Feds Made $125 Billion in 'Improper Payments' in 2010--Enough To Fund State Department 11 Times Over
(CNSNews.com) - At a time of growing concern about government spending, the federal government made $125 billion in “improper payments” in fiscal 2010, more than eleven times the total 2010 spending by the U.S State Department.
The $125 billion in improper payments was also more than 7 times the total spending by the Justice Department or by NASA, which runs the U.S. space program, which is preparing to launch its last-ever shuttle flights.
Federal agencies reported improper payments estimated at $125.4 billion in fiscal year 2010, an increase of $16.2 billion from the $109.2 billion estimate in fiscal 2009, the Government Accountability Office said. Ninety-four percent of those payments came from social spending programs, including Medicare and Medicaid, GAO said in its April 15 report.
According to the U.S. Treasury, total State Department spending was $11.017 billion in fiscal 2010--or less than 1/11th the amount the government made in improper spending. The Justice Department spent $16.6 billion during the year, and NASA spent $17.2 billion.
The GAO defines improper payments as “overpayments, underpayments, and payments that were not adequately documented,” as well as fraud. It also noted that improper payments are not necessarily fraudulent, only that they represent instances where the government did not follow its own internal rules for spending taxpayers’ money.
The $125 billion in improper payments came from 70 different programs across 20 federal agencies. “This estimate represents about 5.5 percent of the $2.3 trillion of reported outlays for the related programs in fiscal year 2010,” GAO said.
Ten programs accounted for 94 percent of all improper payments in 2010, led by Medicare, which reported $34.3 billion in improper payments – mainly because of medically unnecessary services and insufficient documentation.
Viewed a different way, the estimated $34.3 billion in improper payments attributed to Medicare in fiscal 2010 nearly equals the $38.5 billion in budget cuts made by Republicans in 2011, the largest spending cut in history.
Other programs making the “top ten” list are as follows:
2. Medicaid (Health and Human Services)
Primary causes: Insufficient or no documentation provided for conducting medical reviews and cases that were either ineligible or their eligibility status could not be determined
3. Unemployment Insurance (Labor Dept.)
Primary causes: Eligibility errors, errors in handling separation issues, and claimants who have returned to work and continue to claim benefits
4. Earned Income Tax Credit (Treasury Dept.)
Primary causes: High turnover of eligible claimants, confusion among eligible claimants, complexity of the law, structure of the program, unscrupulous return preparers, and fraud
5. Medicare Advantage (Health and Human Services)
Primary causes: Insufficient supporting documentation, and errors in the transfer of data and payment calculations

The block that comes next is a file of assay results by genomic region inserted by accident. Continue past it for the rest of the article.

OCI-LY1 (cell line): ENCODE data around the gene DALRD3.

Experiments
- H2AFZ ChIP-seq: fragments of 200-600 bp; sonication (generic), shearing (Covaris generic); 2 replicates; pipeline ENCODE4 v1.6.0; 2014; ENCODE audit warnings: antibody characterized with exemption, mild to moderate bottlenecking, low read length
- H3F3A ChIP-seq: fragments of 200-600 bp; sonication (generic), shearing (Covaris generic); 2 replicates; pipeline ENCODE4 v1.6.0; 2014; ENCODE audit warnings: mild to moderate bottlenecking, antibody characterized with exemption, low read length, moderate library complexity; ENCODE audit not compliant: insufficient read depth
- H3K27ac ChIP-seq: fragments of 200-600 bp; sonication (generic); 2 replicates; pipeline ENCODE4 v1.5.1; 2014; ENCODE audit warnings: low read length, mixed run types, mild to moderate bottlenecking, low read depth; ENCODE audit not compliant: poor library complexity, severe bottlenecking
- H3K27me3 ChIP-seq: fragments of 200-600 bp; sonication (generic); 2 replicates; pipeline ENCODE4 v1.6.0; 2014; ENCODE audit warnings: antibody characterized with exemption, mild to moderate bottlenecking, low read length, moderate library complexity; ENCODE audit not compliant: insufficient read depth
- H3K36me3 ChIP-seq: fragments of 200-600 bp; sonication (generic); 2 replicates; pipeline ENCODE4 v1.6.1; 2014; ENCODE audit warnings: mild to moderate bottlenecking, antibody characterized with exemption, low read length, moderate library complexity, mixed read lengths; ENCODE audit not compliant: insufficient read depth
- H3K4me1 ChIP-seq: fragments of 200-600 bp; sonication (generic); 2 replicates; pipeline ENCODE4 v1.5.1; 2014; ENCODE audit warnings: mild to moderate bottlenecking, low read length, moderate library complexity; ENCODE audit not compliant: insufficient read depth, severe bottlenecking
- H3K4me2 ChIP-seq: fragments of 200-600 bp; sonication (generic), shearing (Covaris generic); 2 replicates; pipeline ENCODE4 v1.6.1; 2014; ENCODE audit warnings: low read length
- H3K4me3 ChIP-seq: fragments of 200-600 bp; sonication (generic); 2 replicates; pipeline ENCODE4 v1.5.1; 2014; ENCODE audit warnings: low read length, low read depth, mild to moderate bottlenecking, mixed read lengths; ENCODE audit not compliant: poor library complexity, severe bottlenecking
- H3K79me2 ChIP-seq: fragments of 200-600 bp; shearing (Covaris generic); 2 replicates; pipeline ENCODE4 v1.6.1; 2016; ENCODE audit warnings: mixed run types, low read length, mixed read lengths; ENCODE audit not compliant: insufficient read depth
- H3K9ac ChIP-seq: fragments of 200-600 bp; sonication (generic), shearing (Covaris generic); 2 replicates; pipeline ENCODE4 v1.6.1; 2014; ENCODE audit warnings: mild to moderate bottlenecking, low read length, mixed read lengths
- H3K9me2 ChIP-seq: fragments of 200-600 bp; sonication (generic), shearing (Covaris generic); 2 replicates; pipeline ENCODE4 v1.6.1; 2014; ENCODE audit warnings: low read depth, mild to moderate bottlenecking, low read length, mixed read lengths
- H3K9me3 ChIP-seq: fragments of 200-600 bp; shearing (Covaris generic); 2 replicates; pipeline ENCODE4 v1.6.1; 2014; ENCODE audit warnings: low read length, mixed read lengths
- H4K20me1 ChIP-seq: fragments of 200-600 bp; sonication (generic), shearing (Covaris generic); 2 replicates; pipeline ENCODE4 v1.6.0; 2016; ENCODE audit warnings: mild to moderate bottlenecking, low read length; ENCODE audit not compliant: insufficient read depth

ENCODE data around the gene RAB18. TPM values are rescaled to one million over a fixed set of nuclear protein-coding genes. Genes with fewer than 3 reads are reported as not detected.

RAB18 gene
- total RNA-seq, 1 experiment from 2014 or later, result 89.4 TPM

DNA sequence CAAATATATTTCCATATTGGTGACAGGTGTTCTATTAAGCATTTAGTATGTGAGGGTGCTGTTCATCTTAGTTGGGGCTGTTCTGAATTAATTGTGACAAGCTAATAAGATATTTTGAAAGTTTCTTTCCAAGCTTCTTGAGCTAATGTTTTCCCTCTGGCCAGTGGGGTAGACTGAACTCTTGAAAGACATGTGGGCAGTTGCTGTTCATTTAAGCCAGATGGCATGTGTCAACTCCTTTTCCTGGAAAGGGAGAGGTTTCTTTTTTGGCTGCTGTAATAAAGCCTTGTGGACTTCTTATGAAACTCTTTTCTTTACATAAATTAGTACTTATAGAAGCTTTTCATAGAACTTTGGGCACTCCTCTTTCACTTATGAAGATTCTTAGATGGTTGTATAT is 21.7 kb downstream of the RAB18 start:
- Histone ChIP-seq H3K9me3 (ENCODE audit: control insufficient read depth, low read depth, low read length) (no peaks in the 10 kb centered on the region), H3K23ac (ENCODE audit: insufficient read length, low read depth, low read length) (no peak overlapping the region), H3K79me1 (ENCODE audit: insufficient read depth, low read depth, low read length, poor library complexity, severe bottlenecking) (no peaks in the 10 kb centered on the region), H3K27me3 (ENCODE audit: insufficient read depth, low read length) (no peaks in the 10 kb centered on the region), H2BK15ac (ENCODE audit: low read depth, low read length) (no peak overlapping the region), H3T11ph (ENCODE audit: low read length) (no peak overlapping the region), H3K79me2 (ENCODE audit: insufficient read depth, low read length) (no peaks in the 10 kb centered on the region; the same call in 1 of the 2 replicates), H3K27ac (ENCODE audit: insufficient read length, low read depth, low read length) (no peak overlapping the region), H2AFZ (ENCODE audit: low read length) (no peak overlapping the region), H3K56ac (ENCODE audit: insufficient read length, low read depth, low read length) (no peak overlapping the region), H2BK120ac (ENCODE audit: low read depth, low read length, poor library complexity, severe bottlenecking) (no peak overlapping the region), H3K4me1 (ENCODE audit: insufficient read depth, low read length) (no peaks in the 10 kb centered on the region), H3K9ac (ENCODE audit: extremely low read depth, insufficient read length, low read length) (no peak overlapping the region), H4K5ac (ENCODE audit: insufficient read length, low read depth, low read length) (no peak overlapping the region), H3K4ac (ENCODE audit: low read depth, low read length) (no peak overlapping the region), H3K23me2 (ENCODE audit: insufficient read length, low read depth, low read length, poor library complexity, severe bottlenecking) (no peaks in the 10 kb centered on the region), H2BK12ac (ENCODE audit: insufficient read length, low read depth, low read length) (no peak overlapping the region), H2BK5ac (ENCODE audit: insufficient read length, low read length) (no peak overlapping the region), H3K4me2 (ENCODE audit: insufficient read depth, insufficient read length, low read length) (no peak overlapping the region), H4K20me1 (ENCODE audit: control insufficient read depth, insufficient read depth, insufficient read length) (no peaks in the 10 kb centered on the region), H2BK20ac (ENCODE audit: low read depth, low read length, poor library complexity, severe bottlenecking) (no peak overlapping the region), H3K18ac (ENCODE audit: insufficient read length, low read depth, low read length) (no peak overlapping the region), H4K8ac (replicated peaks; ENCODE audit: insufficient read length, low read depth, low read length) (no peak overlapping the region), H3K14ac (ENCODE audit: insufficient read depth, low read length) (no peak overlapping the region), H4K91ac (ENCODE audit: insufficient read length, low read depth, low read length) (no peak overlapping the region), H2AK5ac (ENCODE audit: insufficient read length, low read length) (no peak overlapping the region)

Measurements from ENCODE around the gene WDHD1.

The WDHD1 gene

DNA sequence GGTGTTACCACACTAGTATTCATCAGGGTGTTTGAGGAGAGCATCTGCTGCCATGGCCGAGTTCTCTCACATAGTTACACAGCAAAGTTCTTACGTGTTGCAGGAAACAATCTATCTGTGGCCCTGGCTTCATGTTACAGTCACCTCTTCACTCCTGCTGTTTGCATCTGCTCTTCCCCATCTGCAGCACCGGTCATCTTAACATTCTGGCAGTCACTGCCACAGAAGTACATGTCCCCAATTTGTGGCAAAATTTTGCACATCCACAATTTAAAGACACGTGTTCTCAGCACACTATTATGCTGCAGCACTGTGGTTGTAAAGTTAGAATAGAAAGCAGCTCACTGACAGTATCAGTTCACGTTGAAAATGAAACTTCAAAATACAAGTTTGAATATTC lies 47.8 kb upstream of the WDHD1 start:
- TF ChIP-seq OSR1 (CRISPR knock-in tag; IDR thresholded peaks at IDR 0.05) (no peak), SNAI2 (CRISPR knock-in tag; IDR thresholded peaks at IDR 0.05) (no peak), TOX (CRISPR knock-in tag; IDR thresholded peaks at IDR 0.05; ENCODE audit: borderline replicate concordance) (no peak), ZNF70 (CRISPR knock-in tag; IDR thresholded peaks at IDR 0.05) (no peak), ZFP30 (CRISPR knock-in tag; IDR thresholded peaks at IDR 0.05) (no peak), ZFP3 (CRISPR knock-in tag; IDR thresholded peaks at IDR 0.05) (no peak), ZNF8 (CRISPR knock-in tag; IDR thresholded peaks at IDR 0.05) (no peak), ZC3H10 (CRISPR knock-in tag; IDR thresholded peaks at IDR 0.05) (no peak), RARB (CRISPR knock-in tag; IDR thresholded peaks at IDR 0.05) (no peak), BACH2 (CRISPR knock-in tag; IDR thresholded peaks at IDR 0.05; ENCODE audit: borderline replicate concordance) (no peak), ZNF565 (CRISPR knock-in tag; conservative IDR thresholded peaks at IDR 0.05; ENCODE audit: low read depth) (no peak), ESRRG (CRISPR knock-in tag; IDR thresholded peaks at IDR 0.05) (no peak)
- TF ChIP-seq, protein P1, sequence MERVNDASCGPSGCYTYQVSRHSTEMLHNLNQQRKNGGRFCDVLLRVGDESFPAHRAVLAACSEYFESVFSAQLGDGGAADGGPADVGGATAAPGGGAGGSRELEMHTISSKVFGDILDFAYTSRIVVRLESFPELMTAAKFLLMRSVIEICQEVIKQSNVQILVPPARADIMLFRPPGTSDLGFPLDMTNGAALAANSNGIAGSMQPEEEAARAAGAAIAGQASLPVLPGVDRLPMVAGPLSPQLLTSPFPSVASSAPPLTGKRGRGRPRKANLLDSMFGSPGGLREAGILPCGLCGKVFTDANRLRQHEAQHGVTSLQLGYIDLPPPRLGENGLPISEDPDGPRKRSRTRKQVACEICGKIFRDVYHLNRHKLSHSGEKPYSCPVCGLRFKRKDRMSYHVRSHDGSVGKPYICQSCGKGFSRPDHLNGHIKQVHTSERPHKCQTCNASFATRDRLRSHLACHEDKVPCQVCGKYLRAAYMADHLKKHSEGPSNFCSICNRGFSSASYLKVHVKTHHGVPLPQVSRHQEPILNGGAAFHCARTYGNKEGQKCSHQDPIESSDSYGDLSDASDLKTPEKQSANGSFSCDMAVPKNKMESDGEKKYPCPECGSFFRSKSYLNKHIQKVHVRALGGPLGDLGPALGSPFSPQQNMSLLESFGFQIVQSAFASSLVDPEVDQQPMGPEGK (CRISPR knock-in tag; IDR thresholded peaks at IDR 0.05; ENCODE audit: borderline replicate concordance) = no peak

6. Supplemental Security Income (Social Security Administration)
Primary causes: Incorrect computations, misapplication of an income or resource exclusion, and inadequate verification of accounts and wages
7. Old Age Survivors’ and Disability Insurance (Social Security Administration)
Primary causes: Computation errors; nonverification of earnings, income, or work status; and incorrect processing of applications or payments
8. Supplemental Nutrition Assistance (Agriculture Dept.)
Primary causes: Incomplete or inaccurate reporting of income by participants and incorrect eligibility determination by caseworkers
9. National School Lunch (Agriculture Dept.)
Primary causes: Verification and authentication errors, including inadequate documentation and fraud or misrepresentation by participants
10. Pell Grants (Education Dept.)
Primary causes: Verification errors
Kay Daly, the report’s author, told CNSNews.com that there is no breakout to explain what portions of the $125 billion total came from fraud or overpayments, etc. But she did say that improper payments were typically due to overpayments and payments made to people who were ineligible for government assistance.
GAO explained that government agencies offer many different reasons for why they incorrectly sent 5.5 percent of their combined budgets out the door erroneously, including poor documentation, program changes, and even simple math errors.
“Agencies cited a number of causes for the estimated $125.4 billion in reported improper payments, including insufficient documentation, incorrect computations, changes in program requirements, and in some cases fraud.”
GAO also noted that the year-to-year change in improper payments was primarily due to an increase in improper payment estimates in the top four programs -- Medicare, Medicaid, Unemployment Insurance, and the Earned Income Tax Credit
GAO said those four programs reported higher improper payments because they were spending more money – and the more money the government spends, the more spending errors it makes.
“Agencies reported that the increases in the estimates for these programs were primarily attributable to an increase in program outlays,” GAO said.